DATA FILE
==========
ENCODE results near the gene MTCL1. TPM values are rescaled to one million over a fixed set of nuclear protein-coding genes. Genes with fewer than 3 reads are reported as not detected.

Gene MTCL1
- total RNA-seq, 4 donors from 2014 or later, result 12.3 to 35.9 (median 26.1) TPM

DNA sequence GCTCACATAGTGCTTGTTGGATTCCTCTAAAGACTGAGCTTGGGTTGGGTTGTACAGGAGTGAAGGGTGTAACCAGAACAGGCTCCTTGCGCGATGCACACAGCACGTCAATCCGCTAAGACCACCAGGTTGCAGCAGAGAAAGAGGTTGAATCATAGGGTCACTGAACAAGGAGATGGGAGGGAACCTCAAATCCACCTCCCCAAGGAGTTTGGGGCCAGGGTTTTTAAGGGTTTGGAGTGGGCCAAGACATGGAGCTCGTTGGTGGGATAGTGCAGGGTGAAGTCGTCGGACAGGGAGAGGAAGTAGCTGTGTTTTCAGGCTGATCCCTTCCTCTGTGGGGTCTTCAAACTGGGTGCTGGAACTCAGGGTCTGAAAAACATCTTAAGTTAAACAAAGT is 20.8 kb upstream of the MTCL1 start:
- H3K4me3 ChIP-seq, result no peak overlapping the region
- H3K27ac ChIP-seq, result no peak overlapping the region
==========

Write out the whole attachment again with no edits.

ENCODE results near the gene MTCL1. TPM values are rescaled to one million over a fixed set of nuclear protein-coding genes. Genes with fewer than 3 reads are reported as not detected.

Gene MTCL1
- total RNA-seq, 4 donors from 2014 or later, result 12.3 to 35.9 (median 26.1) TPM

DNA sequence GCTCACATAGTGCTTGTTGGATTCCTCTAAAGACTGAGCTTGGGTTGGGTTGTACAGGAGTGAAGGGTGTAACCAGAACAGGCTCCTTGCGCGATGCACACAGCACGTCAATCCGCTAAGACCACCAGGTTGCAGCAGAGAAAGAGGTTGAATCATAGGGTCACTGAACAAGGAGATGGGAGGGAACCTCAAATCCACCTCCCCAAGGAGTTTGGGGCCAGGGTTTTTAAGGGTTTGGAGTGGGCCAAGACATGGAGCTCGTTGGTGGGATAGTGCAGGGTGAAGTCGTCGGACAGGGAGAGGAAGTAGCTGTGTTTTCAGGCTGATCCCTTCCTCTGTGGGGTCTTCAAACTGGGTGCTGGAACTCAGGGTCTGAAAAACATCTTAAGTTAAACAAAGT is 20.8 kb upstream of the MTCL1 start:
- H3K4me3 ChIP-seq, result no peak overlapping the region
- H3K27ac ChIP-seq, result no peak overlapping the region